Deferred Variable Annuity Suitability

Hollywood, Florida Attorney Russell L. Forkey, Esq. — Post Regarding Suitability Standards for Variable Annuities

In order to make investors aware of the requirements of FINRA Rule 2330, we have provided the following information, which should be considered for educational purposes only. The information contained in this post should not be considered legal advice. If you have any question relative to your purchase, sale or exchange of a deferred variable annuity, you should contact experienced legal counsel.

All broker-dealers and associated persons dealing with members of the general public must be licensed with the Financial Industry Regulatory Authority, Inc. (FINRA), which has adopted various rules and regulations which its members must comply with. In addition to its general suitability rule, FINRA has adopted product specific suitability rules such as FINRA Rule 2330, which relates to deferred variable annuities. This rule was an outgrowth of various sales practice abuses relating to the purchase and exchange of deferred variable annuities.

FINRA Rule 2330, labeled Members’ Responsibilities Regarding Deferred Variable Annuities, provides generally:

Recommendation Requirements

No member or person associated with a member shall recommend to any customer the purchase or exchange of a deferred variable annuity unless such member or person associated with a member has a reasonable basis to believe that the transaction is suitable in accordance with NASD Rule 2310 and, in particular, that there is a reasonable basis to believe that :

    The customer has been informed, in general terms, of various features of deferred variable annuities, such as the potential surrender period and surrender charge; potential tax penalty if customers sell or redeem deferred variable annuities before reaching the age of 59½; mortality and expense fees; investment advisory fees; potential charges for and features of riders; the insurance and investment components of deferred variable annuities; and market riskThe customer would benefit from certain features of deferred variable annuities, such as tax-deferred growth, annuitization, or a death or living benefitThe particular deferred variable annuity as a whole, the underlying subaccounts to which funds are allocated at the time of the purchase or exchange of the deferred variable annuity, and riders and similar product enhancements, if any, are suitable (and, in the case of an exchange, the transaction as a whole also is suitable) for the particular customer based on the information required by the provisions of this RuleIn the case of an exchange of a deferred variable annuity, the exchange also is consistent with the suitability determination required by paragraph this rule, taking into consideration whether (i) the customer would incur a surrender charge, be subject to the commencement of a new surrender period, lose existing benefits (such as death, living, or other contractual benefits), or be subject to increased fees or charges (such as mortality and expense fees, investment advisory fees, or charges for riders and similar product enhancements); (ii) the customer would benefit from product enhancements and improvements; and (iii) the customer has had another deferred variable annuity exchange within the preceding 36 monthsPrior to recommending the purchase or exchange of a deferred variable annuity, a member or person associated with a member shall make reasonable efforts to obtain, at a minimum, information concerning the customer’s age, annual income, financial situation and needs, investment experience, investment objectives, intended use of the deferred variable annuity, investment time horizon, existing assets (including investment and life insurance holdings), liquidity needs, liquid net worth, risk tolerance, tax status, and such other information used or considered to be reasonable by the member or person associated with the member in making recommendations to customers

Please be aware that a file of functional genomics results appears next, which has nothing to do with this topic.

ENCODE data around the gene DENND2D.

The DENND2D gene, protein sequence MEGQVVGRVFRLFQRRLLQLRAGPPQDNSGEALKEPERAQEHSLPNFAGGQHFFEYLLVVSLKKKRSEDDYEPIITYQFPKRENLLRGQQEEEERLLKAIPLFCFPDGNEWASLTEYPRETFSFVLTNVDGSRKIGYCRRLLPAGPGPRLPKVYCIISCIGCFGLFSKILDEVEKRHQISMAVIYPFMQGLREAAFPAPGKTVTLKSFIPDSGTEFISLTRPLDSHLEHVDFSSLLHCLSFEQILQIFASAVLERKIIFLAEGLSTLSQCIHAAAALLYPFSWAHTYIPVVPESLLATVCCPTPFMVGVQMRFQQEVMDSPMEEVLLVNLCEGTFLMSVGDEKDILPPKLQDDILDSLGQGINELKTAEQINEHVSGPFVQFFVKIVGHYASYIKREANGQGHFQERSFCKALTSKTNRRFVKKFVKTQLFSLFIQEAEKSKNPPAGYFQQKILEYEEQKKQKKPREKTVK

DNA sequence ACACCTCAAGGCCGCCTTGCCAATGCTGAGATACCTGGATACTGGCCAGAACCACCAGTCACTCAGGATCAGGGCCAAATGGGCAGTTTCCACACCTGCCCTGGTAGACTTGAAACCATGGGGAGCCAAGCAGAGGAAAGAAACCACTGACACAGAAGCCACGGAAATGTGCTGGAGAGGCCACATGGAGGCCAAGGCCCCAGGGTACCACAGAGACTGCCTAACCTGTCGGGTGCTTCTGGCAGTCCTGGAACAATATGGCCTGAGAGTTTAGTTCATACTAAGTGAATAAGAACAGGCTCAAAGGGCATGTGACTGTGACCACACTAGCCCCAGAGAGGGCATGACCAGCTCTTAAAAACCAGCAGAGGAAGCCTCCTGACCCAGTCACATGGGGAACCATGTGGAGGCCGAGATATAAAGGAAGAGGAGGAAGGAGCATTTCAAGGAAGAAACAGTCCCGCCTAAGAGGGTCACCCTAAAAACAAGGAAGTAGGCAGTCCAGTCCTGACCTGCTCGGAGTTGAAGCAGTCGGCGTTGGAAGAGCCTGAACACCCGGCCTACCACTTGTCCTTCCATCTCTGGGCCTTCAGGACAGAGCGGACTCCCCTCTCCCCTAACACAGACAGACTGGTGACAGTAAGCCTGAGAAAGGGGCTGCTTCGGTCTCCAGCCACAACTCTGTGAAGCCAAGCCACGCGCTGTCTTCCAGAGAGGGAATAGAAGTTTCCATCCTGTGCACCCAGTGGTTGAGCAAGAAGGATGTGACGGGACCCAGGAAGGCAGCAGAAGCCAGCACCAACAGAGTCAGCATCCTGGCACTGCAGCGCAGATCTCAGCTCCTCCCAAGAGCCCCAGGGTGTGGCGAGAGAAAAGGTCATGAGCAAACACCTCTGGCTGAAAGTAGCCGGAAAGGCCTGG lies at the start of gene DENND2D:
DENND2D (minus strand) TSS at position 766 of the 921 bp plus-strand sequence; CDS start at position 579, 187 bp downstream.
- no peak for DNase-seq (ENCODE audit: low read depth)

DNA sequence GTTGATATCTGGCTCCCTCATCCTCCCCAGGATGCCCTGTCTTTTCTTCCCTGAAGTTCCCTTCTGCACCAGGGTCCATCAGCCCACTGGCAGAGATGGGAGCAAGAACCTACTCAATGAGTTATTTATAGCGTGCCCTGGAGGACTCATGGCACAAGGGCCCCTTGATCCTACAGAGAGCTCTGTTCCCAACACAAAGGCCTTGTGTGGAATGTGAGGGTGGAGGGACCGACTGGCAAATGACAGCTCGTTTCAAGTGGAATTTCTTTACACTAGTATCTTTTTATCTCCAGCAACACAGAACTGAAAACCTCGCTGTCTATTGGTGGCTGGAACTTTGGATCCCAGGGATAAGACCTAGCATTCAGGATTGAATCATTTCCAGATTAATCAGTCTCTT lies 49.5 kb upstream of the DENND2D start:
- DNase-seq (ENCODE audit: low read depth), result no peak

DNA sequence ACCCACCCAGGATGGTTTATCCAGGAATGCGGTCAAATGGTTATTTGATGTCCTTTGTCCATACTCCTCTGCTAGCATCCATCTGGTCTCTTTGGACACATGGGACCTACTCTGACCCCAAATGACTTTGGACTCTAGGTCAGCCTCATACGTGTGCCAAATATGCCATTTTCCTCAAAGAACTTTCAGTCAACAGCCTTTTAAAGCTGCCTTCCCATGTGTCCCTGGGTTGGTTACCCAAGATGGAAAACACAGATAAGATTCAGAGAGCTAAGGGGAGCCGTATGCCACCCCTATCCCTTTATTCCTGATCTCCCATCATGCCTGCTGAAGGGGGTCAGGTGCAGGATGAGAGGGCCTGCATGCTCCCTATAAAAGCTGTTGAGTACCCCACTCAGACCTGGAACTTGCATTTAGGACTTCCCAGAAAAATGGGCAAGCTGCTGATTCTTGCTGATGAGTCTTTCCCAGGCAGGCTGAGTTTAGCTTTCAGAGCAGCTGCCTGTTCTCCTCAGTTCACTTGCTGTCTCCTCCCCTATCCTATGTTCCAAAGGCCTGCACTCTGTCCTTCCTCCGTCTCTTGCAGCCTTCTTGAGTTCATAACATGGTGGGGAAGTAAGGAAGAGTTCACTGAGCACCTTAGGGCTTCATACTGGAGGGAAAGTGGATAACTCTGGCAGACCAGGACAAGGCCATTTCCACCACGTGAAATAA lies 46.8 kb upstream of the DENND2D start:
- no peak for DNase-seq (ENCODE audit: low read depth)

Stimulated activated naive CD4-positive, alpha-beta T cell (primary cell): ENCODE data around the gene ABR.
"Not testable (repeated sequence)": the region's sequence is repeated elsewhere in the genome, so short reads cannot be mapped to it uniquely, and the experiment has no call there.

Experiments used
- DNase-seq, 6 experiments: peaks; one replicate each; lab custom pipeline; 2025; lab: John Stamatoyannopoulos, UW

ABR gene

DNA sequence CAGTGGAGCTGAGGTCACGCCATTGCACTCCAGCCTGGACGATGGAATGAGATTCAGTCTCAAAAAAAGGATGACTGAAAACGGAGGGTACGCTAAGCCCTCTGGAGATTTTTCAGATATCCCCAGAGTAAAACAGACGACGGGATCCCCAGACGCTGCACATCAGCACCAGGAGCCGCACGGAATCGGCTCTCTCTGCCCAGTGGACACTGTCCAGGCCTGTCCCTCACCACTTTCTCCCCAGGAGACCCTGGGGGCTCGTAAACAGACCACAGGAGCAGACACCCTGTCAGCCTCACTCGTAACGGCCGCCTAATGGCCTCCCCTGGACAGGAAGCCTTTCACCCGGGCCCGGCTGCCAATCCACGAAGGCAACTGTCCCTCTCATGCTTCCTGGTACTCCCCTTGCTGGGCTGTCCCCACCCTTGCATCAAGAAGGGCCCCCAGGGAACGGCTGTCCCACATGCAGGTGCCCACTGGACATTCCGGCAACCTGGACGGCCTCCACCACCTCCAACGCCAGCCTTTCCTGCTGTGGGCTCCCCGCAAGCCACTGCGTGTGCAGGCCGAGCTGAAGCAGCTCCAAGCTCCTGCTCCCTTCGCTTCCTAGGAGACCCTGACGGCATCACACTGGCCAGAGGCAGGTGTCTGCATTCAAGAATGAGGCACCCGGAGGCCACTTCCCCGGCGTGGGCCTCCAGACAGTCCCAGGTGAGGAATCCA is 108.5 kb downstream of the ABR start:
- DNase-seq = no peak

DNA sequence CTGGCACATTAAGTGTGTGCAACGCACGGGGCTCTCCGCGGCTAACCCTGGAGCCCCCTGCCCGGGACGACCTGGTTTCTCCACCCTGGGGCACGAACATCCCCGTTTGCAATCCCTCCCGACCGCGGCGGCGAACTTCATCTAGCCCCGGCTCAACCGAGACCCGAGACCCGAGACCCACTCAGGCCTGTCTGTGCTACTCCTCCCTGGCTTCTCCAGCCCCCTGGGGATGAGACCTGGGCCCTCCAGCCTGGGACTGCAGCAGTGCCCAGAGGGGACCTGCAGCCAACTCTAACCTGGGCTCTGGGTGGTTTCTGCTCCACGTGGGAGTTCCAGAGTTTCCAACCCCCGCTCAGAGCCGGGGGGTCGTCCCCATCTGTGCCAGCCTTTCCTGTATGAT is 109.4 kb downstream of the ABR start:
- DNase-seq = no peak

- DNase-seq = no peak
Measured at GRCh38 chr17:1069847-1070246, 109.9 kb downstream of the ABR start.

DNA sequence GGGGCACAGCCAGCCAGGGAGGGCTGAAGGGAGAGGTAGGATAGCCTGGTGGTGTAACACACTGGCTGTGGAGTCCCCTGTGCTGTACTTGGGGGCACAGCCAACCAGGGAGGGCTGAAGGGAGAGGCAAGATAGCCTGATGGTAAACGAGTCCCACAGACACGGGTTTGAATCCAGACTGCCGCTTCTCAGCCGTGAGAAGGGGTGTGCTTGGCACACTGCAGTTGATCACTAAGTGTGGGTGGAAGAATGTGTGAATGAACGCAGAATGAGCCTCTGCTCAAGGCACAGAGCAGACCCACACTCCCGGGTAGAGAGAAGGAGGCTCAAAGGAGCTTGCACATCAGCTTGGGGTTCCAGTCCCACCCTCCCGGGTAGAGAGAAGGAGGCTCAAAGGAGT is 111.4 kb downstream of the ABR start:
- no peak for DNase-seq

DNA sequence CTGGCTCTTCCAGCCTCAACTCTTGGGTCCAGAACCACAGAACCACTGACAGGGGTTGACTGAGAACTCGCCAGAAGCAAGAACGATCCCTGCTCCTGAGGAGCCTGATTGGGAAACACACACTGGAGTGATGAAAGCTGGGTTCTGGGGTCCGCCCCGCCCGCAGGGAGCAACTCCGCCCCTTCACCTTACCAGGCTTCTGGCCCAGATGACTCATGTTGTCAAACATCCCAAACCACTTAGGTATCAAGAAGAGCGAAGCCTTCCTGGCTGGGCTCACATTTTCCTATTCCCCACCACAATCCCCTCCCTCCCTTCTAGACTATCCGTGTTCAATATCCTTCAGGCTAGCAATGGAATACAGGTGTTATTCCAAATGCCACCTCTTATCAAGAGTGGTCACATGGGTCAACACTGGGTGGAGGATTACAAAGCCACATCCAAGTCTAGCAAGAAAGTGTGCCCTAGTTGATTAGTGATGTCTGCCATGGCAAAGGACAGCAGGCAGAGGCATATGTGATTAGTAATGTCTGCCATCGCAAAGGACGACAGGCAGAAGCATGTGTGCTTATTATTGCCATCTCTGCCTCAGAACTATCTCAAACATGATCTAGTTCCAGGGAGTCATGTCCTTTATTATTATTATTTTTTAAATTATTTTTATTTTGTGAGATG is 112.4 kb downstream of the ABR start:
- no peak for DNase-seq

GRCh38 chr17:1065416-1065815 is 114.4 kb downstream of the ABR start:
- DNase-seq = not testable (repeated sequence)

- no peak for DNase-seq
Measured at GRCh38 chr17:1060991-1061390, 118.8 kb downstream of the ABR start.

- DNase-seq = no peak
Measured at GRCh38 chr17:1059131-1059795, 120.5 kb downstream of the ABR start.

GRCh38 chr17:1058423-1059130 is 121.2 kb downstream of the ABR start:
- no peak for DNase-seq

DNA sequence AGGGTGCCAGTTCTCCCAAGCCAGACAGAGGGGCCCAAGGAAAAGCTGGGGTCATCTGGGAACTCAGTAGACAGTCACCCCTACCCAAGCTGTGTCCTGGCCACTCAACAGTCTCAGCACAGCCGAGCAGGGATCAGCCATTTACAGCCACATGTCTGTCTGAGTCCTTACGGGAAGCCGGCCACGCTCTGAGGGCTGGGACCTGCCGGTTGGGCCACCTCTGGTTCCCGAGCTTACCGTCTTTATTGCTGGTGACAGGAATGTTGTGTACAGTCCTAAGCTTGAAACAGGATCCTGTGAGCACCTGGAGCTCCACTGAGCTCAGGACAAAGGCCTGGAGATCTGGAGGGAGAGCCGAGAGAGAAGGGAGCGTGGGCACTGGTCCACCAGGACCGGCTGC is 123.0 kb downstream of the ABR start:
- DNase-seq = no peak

Of interest is that this rule requires that the above determinations be documented and signed by the account executive separately from the information contained on the new account documents. It is for this reason that, as an investor, it is of paramount importance that the information that you provide to the account executive is accurate. For if a problem arises, what is contained on these documents has significant value relative to the prosecution of your case.

Moreover, this rules creates a second tier of suitability review. It requires that a registered principal, of the firm, must approve the recommended transaction only if he or she has determined that there is a reasonable basis to believe that the transaction would be suitable based on the factors delineated in the rule. Again, this determination must be documented and signed by the registered principal who reviewed and then approved or rejected the transaction.

However, even if these procedures are allegedly in place and followed, there is still a possibility that, as an investor, you might suffer damages as a result of fraud, misrepresentation or other broker/dealer misconduct relative to the purchase, sale or exchange of a deferred variable annuity.

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